Injured Parties Deserve Fair CompensationAt Dolman Law Group Accident Injury Lawyers, PA, we believe that any person who is injured by another deserves compensation for their damages. We understand that presenting and proving decades-old abuse allegations can prove challenging. Our attorneys understand the legal issues, damages, and potential defenses. We've had no problem presenting evidence against powerful organizations such as the Catholic Church. Our personal injury attorneys have always done whatever is necessary to recover damages for our clients' injuries.
Our Firm's ResultsDolman Law Group Accident Injury Lawyers, PA Accident Injury Lawyers and its legal affiliates handle cases for injured people only. We have recovered millions of dollars in damages for our clients. We've negotiated with cooperative adversaries and resolved cases through mediation. When necessary, we've presented our clients' evidence before a judge and jury. Our track record of case results demonstrates our firm's commitment to our clients' legal victories.
The Priest Abuse ScandalA few decades ago, Catholics considered it unthinkable that a priest would sexually abuse a child. Despite a history of documented victim reports, the Catholic Church dismissed abuse allegations and supported allegedly guilty priests. Still, the scandal never went away. Injured victims continued to tell their stories. Some made informal allegations based on long ago wrongdoings. Others filed lawsuits. The Catholic Church had no recourse but to acknowledge a decades-long stream of buried and long-forgotten incidents. To date, the nonprofit monitoring site BishopAccountability.org has documented 15,235 victims who have made public allegations. One of the site's resources estimates that a much higher number of victims were abused but didn't report the incidents.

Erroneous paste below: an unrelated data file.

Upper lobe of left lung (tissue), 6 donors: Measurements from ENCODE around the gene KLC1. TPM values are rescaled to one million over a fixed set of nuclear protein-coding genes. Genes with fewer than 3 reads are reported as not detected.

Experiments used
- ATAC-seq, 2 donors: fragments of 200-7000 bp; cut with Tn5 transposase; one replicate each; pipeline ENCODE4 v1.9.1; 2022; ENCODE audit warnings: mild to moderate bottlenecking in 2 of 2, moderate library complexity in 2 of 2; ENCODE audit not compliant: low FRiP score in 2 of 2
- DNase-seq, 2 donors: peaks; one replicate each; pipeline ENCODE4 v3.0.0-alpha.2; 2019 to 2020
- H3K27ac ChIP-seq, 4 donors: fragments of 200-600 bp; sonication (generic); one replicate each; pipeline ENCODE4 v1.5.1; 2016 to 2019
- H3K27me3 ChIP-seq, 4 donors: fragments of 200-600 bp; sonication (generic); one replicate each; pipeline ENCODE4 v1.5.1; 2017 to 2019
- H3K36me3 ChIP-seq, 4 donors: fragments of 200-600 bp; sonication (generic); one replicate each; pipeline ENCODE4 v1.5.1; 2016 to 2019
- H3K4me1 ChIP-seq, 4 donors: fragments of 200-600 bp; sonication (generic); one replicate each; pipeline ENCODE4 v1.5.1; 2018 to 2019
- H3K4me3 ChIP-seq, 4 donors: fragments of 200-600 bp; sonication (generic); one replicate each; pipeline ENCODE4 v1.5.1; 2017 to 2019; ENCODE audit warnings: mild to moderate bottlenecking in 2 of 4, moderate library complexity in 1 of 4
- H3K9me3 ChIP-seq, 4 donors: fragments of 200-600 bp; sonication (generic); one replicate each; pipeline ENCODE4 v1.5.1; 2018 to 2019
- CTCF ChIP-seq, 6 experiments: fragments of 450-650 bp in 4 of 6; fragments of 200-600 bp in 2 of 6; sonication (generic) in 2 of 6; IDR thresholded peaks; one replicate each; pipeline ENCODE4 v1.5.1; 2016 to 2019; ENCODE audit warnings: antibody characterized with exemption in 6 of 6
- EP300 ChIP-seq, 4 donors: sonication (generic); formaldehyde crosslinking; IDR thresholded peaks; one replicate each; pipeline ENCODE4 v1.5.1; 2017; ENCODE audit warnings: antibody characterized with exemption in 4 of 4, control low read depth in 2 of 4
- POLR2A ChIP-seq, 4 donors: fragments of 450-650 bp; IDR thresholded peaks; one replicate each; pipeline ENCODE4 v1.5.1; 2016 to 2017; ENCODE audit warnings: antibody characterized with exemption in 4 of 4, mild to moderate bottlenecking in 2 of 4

Acts of AbuseNationwide, priests working as teachers, clergy, counselors, and in other roles allegedly abused children during church-related and non-church activities. In many instances, the church documented the allegations but failed to report them as crimes or take other actions. There is no consistency in the patterns of abusive acts allegedly committed against children while under a priest's authority or control. Offending priests allegedly committed acts of sodomy and inappropriate touching. They allegedly photographed children in the nude, held naked rituals with wine and communion wafers, and committed other perverse and abusive acts. As the children were all underage at the time, none of the alleged acts could be deemed consensual.
Continuing AllegationsFlorida's Attorney General recently initiated a statewide investigation into Catholic Church abuse cases. The Attorney General is seeking information from anyone with information. Abuse victims and informants may report via an online form. Since Pennsylvania published its grand jury report, dioceses across the country have generated public lists of accused priests. An NBC2 investigator explained that they requested updates from all Florida dioceses, yet only received a response from the Diocese of St. Petersburg. Other Florida dioceses will not release their updated lists until the state concludes its investigation.
Alleged Abusers in the Diocese of VeniceAt present, local victims have publicly accused nine priests of abusive acts in the Diocese of Venice.
- Thomas M. Anblim, deceased: St. Francis Xavier Pastor from 1966 to 2004. An accuser filed a lawsuit in 2010.
- Donald Baier: The church revoked Baier's ministerial rights after receiving an anonymous letter with documentation of abusive acts. The victims never came forward.